The result is a highly inequitable dog's breakfast. The widespread view is payroll tax is an anti-employment tax. Any attempts to broaden the base, lower the rate and make it fair are unlikely to succeed because they are too politically hot and challenging. Why not scrap it? Why not get rid of it?
The federal government has floated corporate individual tax cuts totally around $300 billion over a 10-year period. That averages out at $30 billion a year. Coincidentally, payroll taxes collect about $25 billion yearly across all states.
Why not a bit of cooperative federalism for once? If the overall consensus view is payroll taxes are beyond repair - and I am not the only person who thinks this - scrap it, arrange for taxpayers to receive a share of income taxes about to be handed out as part of the latest federal vote-buying campaign.
We will have yet another bill to deal with before the financial year dealing with the ongoing erosion of the payroll tax base. Why do we not think and act more broadly?
Her Excellency also commented on the issue of housing. This is an area in which the government has dropped the ball and is now playing catch-up. The Housing Summit is fine, but people are lacking safe, secure and suitable shelter, and they need outcomes. One of the essentials of life is shelter. If a person or family does not have safe, secure and simple shelter, their chance of experiencing good health, accessing education and gaining an educational outcome that will assist them into employment and reduce the reliance on social support is extremely low.
Access to shelter, both emergency and longer term, is predominantly the responsibility of a caring community. Government must take the lead. This does not mean all social housing should be provided by government through the public sector. Government needs to set policy to facilitate and encourage the participation of non-government organisations and private enterprise in the provision of and access to safe, secure and suitable housing for all Tasmanians.
The relatively recent growth of the sharing economy and the emergence of platforms such as Airbnb and Stayz has added to the challenge. The state Government has acknowledged this impact and offered incentives to property owners to convert Airbnb properties to long-term rentals. This is not enough and more needs to be done. I am not convinced about the sharing economy arguments. We need to be mindful of what is happening overseas, where there is a growing revolt against the short-term accommodation industry which is disrupting local economies. Existing property owners may benefit by extra income and higher land values. Banks welcome being able to make higher loans, but there are downsides that hopefully the member for Launceston and her committee can explore. It is a really relevant point.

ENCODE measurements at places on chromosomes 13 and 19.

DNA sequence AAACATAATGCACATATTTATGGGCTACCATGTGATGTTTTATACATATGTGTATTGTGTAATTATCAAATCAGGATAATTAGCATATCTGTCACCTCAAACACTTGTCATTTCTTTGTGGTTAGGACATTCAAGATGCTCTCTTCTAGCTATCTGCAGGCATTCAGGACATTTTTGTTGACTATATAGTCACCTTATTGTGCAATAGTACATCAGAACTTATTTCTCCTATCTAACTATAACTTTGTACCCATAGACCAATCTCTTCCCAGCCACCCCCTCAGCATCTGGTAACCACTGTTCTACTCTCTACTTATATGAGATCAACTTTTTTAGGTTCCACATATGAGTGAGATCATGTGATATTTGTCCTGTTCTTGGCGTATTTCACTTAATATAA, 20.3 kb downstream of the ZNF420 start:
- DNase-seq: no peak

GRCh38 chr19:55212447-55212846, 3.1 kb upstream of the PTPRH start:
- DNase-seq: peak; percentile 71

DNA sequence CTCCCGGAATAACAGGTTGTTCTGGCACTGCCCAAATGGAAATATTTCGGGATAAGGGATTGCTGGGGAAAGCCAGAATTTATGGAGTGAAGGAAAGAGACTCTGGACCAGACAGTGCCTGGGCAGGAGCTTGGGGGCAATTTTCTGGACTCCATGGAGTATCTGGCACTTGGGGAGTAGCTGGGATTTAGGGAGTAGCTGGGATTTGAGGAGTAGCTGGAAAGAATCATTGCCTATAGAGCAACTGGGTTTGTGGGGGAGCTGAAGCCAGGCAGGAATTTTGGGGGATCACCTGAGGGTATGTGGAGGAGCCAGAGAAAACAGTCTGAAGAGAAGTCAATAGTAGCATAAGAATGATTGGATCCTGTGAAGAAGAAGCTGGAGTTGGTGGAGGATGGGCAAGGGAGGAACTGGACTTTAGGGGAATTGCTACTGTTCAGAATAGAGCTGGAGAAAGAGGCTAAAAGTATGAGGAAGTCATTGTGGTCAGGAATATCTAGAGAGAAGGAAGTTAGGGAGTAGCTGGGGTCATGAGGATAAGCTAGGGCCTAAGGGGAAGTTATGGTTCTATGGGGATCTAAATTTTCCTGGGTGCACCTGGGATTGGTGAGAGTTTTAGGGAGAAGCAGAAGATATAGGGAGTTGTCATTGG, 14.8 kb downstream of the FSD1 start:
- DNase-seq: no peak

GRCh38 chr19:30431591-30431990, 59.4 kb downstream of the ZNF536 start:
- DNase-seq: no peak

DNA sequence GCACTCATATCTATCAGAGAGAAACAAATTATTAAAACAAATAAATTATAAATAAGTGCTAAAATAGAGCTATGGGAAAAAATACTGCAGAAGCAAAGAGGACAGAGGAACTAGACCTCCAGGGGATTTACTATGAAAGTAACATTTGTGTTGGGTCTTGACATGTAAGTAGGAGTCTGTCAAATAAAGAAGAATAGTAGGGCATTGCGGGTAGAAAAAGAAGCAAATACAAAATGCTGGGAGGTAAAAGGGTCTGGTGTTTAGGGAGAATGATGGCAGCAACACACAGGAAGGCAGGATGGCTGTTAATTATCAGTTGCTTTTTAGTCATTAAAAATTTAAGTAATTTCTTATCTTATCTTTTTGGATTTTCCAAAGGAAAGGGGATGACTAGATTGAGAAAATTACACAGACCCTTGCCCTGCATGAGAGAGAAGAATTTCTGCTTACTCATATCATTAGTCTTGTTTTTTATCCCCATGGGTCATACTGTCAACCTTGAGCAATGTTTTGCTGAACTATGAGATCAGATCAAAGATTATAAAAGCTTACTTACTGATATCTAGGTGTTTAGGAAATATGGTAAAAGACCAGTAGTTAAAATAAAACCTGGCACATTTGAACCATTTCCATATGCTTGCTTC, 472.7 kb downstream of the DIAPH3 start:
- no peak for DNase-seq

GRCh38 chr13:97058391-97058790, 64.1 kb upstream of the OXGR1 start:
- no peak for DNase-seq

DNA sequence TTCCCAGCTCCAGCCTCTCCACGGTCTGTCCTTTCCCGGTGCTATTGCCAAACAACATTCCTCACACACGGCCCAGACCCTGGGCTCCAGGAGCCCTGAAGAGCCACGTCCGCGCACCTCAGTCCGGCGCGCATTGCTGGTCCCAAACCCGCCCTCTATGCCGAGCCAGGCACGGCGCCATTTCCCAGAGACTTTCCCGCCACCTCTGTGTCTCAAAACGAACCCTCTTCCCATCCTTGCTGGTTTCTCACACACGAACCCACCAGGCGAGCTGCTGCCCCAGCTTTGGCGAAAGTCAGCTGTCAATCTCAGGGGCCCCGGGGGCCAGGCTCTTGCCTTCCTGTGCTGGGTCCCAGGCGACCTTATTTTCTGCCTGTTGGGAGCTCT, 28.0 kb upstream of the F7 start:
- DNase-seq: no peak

Government has been leasing inner city offices, many of which have been vacated recently by workers moving to other accommodation, including the new Salamanca building where some of us have offices. These buildings may have secured office tenants but some of them may still be vacant or not fully occupied. Maybe the Government could offer incentives that could be provided to the private owners of these buildings in the CBD in our major cities and towns to repurpose parts of these buildings to provide a range of housing options, including affordable housing and social housing.
The same applies to second and fourth floor spaces above retail shops in our inner city areas. High density inner-city accommodation assists in meeting many of the challenges facing individuals without secure accommodation. It is close to services, including transport, education, employment opportunities and health services. Ownership of a vehicle, a costly exercise, becomes less important and can create increased disposable income for the tenant. Planning schemes and legislation generally provide such use. We do not need to change anything to enable those spaces to be used for housing.
Perhaps additional incentives should be considered to encourage private property owners to consider housing as a viable option. If legislative change is required, which I do not believe it is in many areas, make it a priority. Focus on things that are going to make a difference to Tasmanians. The new Minister for Housing needs to start making some outcome-focused decisions with the winter upon us. The need is obvious.
I agree with and support Her Excellency's comments regarding the Government's belief in the power of education and the opportunities it provides. The commitment of more new teachers and other vital school staff is welcome, with additional support for the early years and additional mental health support in our schools an ever-increasing need, unfortunately. The progressive removal of school principals from staffing formulas, enabling principals to focus more on school leadership, I believe will benefit all. This is particularly so if the principals and aspiring principals are provided with relevant, targeted professional development to prepare and assist them in their role.